The way I move around, one of these would be a waste where I live now. I’ll have to live with my grilled meat on a Weber charcoal grill with wood chips.


  25. Bob says:

    Hot, but only if it’s unique, not yet another stereo/fridge/kitchen combo that just brings the inside of the house outside. Since it’s an outdoor toy and since it’s custom, fixed construction, make it do things that can/should be only be done outdoors. Smoker, tandoor, pizza oven for sure, plus as Aaron81 pointed out, a charcoal kiln, and while you’re at it, a small foundry (forced air and charcoal or propane are hot enough to melt aluminum.) You can get high temperature castable refractory from a ceramic supply house and the Dave Gingery or Steve Chastain books will take explain the rest.

    If you want a permanent foundry but have to make it palatable to your partner, disguise it as a barbecue. Properly designed, you can drop a cutting board over the top of the foundry and nobody will be the wiser. Don’t skimp and try to cook food in the foundry however – that’s just asking for heavy metal poisoning; you’re crazy enough without it.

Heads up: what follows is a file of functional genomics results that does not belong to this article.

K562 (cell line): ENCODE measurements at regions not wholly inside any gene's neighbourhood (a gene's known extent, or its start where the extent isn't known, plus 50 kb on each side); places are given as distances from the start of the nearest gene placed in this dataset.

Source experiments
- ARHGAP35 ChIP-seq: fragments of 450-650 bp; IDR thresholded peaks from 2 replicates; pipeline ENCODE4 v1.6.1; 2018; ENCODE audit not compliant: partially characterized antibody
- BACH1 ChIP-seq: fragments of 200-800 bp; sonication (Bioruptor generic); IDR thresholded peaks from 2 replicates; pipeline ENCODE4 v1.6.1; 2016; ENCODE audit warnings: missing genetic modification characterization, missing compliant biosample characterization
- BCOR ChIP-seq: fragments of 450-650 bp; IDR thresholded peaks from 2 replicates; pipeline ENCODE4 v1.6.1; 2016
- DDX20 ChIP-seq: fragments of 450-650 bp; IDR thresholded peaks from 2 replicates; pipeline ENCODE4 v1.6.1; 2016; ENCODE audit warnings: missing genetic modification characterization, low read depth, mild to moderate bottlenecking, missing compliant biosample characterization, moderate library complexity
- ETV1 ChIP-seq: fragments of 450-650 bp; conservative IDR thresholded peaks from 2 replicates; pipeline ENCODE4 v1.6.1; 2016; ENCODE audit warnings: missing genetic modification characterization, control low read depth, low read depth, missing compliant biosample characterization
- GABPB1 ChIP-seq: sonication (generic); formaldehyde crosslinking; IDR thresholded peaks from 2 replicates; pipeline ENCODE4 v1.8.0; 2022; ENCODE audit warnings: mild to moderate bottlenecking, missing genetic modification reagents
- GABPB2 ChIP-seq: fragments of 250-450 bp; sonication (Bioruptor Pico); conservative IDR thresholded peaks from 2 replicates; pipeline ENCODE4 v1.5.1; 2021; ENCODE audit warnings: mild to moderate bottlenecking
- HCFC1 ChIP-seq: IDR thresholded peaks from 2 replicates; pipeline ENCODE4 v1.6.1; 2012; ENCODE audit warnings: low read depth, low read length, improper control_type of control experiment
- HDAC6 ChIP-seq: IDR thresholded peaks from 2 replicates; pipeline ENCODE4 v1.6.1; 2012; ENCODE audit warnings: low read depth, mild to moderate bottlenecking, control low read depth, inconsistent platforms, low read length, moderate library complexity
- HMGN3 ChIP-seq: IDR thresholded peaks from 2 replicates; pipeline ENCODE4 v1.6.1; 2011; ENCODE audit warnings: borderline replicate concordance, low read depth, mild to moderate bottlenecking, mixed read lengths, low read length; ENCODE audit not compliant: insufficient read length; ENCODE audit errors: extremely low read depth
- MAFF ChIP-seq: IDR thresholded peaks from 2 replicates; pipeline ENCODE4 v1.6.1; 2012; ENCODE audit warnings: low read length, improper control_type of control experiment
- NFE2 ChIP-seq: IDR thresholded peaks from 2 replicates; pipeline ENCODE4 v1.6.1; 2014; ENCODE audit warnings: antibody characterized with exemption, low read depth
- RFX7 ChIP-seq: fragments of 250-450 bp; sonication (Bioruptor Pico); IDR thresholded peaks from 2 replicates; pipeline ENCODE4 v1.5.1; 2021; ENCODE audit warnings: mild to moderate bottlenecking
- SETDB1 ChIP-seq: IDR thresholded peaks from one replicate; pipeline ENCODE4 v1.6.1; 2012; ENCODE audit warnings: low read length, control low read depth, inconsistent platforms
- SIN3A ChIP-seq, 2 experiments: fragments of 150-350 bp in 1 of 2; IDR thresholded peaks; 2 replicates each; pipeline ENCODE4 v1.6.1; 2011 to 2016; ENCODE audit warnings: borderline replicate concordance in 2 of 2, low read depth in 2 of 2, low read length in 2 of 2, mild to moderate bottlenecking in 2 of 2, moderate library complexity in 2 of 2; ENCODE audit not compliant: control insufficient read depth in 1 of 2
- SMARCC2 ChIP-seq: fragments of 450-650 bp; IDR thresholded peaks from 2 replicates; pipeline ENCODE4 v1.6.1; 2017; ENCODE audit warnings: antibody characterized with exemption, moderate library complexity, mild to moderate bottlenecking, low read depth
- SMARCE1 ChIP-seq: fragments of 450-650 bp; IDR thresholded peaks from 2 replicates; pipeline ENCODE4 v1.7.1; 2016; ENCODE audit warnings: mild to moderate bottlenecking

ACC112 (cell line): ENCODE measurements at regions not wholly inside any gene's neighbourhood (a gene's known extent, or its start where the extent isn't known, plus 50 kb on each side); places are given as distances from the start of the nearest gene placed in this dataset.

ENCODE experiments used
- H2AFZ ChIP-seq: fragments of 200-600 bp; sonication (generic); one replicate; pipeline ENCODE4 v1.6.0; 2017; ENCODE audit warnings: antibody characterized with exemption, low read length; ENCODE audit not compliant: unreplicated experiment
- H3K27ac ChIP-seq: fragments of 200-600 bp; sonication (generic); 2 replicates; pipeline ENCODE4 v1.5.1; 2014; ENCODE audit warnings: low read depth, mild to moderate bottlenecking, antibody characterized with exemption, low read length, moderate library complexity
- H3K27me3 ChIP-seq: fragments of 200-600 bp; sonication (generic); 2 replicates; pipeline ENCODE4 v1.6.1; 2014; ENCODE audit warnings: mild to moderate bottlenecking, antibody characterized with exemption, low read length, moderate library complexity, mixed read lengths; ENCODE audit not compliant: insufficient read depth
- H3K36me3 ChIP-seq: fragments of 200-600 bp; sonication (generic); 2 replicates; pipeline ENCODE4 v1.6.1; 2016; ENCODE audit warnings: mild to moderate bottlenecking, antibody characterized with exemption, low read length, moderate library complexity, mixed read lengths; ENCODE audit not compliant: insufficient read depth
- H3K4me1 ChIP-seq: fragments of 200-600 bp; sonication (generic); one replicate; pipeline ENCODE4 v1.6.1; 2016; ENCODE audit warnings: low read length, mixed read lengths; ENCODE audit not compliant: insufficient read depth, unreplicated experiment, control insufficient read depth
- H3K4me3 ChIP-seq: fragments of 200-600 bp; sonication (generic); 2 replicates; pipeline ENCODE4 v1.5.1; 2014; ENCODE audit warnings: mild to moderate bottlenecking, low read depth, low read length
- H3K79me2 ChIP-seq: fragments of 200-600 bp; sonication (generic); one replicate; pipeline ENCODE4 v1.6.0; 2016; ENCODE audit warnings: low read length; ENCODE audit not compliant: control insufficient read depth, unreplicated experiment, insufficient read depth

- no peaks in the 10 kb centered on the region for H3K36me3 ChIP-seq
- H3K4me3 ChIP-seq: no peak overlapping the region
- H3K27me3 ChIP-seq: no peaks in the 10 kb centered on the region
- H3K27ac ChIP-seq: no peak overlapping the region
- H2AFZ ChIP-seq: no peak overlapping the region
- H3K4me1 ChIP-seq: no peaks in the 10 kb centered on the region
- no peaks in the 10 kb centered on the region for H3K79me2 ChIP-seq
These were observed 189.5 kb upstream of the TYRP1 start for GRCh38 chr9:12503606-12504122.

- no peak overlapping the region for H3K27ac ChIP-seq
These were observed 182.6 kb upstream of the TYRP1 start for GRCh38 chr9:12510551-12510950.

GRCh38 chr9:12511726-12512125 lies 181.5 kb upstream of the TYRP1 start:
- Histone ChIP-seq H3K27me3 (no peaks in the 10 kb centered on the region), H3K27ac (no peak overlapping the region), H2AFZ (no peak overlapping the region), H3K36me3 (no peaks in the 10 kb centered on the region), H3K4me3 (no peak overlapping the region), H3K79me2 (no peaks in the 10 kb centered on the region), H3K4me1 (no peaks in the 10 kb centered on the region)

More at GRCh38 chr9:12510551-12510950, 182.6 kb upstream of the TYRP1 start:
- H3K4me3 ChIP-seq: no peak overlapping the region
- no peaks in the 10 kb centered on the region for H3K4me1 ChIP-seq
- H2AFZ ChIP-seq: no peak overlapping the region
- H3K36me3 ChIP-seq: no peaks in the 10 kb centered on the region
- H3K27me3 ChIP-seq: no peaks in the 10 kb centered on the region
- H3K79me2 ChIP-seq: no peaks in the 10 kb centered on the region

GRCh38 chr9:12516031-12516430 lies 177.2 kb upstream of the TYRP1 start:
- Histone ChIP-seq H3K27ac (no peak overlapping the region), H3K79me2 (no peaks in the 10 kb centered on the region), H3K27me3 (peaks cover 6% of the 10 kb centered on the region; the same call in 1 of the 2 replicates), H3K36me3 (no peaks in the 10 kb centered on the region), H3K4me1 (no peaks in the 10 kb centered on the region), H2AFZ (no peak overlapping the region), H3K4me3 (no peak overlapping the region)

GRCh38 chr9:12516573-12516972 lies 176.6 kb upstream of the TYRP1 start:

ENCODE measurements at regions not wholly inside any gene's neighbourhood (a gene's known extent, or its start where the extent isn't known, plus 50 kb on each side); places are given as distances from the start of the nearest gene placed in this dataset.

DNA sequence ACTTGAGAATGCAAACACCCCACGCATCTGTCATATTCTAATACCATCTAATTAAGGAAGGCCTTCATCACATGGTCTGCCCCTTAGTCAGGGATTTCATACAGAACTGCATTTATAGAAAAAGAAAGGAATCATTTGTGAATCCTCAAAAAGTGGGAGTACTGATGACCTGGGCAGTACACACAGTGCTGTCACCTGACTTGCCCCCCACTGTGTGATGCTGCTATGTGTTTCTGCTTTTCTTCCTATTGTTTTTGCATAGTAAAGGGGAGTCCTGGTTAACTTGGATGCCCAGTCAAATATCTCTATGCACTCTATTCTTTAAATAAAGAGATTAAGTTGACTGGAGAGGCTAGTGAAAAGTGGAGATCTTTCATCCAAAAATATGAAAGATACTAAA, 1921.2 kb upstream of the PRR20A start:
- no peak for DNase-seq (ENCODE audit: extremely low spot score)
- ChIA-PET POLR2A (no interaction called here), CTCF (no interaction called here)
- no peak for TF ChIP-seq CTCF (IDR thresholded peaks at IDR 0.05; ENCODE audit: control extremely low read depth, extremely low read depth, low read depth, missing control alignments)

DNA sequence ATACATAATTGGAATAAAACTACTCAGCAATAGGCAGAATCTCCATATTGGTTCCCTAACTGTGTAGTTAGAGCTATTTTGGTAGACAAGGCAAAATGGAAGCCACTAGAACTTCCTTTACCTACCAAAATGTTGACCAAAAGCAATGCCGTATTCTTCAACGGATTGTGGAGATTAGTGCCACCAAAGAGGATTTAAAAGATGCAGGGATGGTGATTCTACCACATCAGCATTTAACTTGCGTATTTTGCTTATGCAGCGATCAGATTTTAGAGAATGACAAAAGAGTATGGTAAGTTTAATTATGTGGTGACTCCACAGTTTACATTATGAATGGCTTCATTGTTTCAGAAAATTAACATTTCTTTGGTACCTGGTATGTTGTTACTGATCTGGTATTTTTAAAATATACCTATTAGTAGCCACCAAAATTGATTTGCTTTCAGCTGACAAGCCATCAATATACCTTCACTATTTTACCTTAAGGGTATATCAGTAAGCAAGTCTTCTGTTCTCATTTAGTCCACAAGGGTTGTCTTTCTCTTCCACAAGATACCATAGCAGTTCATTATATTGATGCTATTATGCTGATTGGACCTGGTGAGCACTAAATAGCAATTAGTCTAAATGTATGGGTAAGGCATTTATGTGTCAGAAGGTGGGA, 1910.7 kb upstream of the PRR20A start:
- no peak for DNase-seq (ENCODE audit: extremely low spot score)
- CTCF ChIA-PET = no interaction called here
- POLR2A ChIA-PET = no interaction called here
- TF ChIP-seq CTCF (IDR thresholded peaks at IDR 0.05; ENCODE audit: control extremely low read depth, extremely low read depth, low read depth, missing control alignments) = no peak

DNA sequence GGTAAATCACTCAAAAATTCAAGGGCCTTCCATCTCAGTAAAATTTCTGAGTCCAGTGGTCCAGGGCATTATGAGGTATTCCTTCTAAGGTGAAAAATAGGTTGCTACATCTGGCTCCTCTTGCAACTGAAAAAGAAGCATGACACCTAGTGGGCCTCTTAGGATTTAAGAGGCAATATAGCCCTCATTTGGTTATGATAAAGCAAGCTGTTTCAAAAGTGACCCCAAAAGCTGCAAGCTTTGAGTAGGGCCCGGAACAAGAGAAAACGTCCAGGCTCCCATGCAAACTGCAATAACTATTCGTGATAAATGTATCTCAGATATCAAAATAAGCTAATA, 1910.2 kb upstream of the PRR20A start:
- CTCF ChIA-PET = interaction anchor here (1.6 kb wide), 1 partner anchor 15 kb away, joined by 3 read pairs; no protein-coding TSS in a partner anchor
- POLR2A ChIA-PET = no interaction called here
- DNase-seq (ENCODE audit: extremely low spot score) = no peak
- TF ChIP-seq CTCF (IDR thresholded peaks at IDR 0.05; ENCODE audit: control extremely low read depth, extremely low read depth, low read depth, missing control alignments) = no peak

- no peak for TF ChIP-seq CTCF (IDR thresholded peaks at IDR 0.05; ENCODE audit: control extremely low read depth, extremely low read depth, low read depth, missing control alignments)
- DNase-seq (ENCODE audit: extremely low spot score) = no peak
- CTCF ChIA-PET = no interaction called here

26. Greg says:

    I can’t wait until the day I get my own house this is going to be high on my first project list. I do have to say though mine will have propane parts in it, along with a smoker. I never thought they went out of style but who knows.

  27. Ray says:

    It really deserves a resurrection! I am looking now for detailed plans on building a bbq pit myself. I love to smoke meats, and had a smoker with an offset firebox, but it has rusted out. Looking for a more permanent way to do my smoking. I’d like to build a pit like the “Wilber D. Hog, but having a hard time finding any plans.

  28. Janice says:

    Just bought a mid century home that has an old BBQ pit in the back yard. I’d love to bring if back although I haven’t a clue how to use it!